Moreover, there has been a steady drumbeat of defections from the technicians who are crucial for the running of MRI scanners, PET scanners, CT scanners, and other high-tech imaging interventions. Without their professionalism and insight, these machines sit idle. Much like a fleet of airplanes parked on the tarmac where the pilots have left the industry.
This crisis in healthcare delivery is not a what-if worst-case-scenario game or a theoretical issue for a PhD thesis in healthcare, but the situation poses practical implications for you and me and our families when under ordinary circumstances the scanners were readily available on a timely basis. Now there is often a wait of multiple weeks even up to months to have the imaging done.
The Pandemic Fallout Affects Us All
And there is another perspective of this “pandemic” fallout. The emergence of an armada of “travel nurses” who have filled the gap to some extent of the nursing ranks in clinical and hospital settings, which have been substantially depleted.
These are credentialed colleagues are paid far more than staff nurses working for your healthcare system. This pay disparity certainly can create tension and ill will. Moreover, the travel nurses may not be familiar with the culture in your hospital setting or know your electronic medical record system as thoroughly. And temporary staffing is not an asset in patient care. Guess who will be picking up the tab for their pay?
So my chilly morning chat with a front-line physician has revealed these take-home messages for us all:
We can no longer rely on the system to be there for us. We need to be proactive, preemptive, and follow established preventive guidelines because if we do become ill, we cannot expect the cavalry to ride over the hill and save us.
We need to understand when masks are appropriate (yes, still) and the lifesaving dimension of the flu shot and the vaccines against COVID for the vast majority of us.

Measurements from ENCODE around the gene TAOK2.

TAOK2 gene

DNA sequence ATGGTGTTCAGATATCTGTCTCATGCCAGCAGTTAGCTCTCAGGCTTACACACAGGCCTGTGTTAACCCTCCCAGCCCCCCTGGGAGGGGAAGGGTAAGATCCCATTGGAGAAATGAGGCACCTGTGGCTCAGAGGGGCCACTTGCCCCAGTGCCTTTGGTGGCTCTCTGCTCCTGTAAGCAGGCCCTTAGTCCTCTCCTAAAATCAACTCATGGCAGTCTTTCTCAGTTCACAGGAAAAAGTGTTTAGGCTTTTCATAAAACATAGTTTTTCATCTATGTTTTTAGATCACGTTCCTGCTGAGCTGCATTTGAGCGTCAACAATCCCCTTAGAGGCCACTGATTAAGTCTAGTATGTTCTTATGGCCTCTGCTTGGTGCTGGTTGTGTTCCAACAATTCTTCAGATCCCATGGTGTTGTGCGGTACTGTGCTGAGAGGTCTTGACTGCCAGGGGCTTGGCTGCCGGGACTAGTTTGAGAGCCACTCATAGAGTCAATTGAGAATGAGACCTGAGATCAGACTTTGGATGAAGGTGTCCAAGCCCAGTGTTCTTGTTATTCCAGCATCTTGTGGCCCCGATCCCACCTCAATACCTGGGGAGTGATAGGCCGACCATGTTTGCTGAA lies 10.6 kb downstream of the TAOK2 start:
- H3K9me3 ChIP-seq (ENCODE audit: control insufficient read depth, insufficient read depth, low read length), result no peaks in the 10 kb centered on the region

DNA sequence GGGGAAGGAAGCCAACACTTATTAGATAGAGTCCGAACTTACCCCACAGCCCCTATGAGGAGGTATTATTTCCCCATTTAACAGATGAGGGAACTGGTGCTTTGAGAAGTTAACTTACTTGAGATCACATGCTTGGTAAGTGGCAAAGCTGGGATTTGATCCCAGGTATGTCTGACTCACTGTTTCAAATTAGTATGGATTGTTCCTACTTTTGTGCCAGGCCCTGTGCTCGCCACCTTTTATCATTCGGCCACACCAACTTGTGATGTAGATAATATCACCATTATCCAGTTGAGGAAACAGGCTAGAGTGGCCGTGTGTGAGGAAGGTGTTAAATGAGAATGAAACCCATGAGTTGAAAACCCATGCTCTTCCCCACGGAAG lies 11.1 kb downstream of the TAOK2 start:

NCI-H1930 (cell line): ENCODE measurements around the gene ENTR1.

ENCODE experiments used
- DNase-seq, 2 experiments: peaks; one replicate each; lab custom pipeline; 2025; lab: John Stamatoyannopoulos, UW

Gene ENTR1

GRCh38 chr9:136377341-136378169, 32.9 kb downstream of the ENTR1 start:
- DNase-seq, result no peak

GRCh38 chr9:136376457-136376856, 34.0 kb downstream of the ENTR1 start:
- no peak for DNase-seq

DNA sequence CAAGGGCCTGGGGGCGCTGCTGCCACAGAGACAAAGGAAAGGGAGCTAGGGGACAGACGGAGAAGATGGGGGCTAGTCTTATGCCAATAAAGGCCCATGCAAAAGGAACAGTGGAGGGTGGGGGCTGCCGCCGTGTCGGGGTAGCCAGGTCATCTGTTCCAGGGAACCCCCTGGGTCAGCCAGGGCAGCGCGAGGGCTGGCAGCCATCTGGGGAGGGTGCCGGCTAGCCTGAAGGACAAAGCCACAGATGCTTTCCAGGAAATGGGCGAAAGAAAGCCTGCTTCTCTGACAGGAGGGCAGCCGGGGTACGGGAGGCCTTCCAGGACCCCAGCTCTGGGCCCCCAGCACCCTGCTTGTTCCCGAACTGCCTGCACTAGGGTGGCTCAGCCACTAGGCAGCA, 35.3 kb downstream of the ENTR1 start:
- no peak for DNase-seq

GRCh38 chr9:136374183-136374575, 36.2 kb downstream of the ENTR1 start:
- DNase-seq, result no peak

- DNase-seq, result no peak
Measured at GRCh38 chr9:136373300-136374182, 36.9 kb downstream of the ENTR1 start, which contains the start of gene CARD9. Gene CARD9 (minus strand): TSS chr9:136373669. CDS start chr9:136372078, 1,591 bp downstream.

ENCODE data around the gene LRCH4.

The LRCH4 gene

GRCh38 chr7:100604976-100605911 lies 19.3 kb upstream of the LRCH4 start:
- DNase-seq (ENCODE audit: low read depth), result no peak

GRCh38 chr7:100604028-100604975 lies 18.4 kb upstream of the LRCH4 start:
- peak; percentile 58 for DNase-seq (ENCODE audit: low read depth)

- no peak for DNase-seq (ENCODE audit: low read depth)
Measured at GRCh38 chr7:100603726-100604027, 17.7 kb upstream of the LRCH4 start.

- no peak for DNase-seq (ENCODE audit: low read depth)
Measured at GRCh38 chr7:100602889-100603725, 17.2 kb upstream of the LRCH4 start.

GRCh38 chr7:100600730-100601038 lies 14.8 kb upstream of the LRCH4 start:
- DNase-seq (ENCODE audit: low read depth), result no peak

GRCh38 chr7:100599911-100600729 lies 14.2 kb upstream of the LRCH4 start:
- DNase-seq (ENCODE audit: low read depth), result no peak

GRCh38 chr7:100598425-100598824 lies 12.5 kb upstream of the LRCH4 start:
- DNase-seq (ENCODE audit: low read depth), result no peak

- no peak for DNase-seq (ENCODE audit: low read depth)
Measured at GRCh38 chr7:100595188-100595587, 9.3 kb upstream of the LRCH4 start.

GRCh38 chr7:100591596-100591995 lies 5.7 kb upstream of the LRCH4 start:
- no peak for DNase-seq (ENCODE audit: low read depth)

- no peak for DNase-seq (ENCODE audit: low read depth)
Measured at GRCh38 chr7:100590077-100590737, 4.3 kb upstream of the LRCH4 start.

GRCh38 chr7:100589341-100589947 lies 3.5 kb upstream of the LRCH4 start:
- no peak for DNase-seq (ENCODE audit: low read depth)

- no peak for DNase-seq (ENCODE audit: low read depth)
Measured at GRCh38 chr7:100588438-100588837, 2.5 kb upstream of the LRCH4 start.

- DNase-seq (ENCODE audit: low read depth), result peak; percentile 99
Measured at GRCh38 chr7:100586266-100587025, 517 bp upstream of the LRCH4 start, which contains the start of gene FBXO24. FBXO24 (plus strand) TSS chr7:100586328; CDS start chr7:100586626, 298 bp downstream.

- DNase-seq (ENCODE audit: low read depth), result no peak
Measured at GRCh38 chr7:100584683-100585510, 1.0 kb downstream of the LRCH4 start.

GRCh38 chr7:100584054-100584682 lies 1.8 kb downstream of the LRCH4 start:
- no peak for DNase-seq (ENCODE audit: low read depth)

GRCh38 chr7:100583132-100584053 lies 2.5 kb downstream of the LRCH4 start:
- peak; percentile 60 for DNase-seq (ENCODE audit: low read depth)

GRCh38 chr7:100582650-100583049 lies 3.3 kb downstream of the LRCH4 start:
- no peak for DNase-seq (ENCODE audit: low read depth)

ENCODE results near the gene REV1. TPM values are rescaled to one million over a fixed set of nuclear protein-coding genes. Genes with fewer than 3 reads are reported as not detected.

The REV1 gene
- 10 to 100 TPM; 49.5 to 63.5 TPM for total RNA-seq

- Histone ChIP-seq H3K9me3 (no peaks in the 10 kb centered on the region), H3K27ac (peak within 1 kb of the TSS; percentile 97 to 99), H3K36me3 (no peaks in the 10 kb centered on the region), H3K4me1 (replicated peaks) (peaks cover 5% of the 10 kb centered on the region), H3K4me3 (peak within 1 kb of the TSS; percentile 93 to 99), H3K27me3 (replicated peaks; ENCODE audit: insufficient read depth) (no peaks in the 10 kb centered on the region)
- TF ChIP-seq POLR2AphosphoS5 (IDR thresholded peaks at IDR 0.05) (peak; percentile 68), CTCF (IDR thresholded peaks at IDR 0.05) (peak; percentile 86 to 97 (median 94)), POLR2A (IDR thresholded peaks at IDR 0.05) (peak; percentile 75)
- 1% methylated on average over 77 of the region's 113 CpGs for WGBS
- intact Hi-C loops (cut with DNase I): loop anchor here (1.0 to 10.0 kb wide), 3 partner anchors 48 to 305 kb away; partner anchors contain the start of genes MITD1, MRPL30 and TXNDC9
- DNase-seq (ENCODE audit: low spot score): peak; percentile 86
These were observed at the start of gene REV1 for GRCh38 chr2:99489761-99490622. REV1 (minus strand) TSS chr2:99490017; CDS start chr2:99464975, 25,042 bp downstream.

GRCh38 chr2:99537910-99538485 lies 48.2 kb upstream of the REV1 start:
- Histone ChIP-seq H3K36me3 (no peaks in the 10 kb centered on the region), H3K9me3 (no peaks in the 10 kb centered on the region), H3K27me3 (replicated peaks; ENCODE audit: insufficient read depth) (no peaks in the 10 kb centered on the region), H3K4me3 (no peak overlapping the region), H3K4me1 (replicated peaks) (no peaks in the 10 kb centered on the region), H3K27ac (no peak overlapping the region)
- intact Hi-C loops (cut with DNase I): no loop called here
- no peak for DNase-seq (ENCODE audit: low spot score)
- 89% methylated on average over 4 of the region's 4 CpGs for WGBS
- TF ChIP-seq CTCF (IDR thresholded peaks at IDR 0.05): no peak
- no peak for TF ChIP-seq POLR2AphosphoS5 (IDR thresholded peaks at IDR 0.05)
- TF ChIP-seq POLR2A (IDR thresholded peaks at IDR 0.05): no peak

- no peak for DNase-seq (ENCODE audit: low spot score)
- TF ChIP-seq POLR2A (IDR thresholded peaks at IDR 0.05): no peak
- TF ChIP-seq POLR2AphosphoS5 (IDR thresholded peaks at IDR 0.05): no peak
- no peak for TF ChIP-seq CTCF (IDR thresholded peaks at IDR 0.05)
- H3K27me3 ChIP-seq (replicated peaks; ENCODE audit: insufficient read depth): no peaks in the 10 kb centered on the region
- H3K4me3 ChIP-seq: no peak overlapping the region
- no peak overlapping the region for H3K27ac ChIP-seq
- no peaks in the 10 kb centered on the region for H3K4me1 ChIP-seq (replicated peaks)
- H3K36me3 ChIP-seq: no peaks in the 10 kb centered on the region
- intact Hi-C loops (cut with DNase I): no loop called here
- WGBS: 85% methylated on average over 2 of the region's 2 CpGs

This is not the time in history for high-risk “entertainment.” The ski accident, the boating misadventure, the hunting or fishing injury that once could be managed with efficient care may not be available for us in our time of need.
Andy Grove, the Intel entrepreneur, wrote a book entitled Only the Paranoid Survive. That is certainly true, but the paranoid do especially well when they are informed and make reasonable and intelligent healthcare decisions.
Be an empowered patient and know how to navigate your patient portal and review your medical records.*
Understand how to get the most from a telemedicine visit because virtual care is here to stay thanks to COVID.*
Use mobile apps to schedule appointments and renew prescriptions.
However, and you knew the other shoe would drop: Despite the electronic healthcare highway, there may be no providers left to turn out the lights. As skilled as we may become mobilizing the electronic gimmicks to monitor our health, if no one is left to care for us, “Houston, we have a problem.”
*The revised third edition of my book, How Not to Be My Patient, explains the ins and outs of patient empowerment and how COVID changed everything. I give specific guidelines on navigating a changing healthcare system including the telemedicine visit and patient portal and how to talk so your doctor will listen.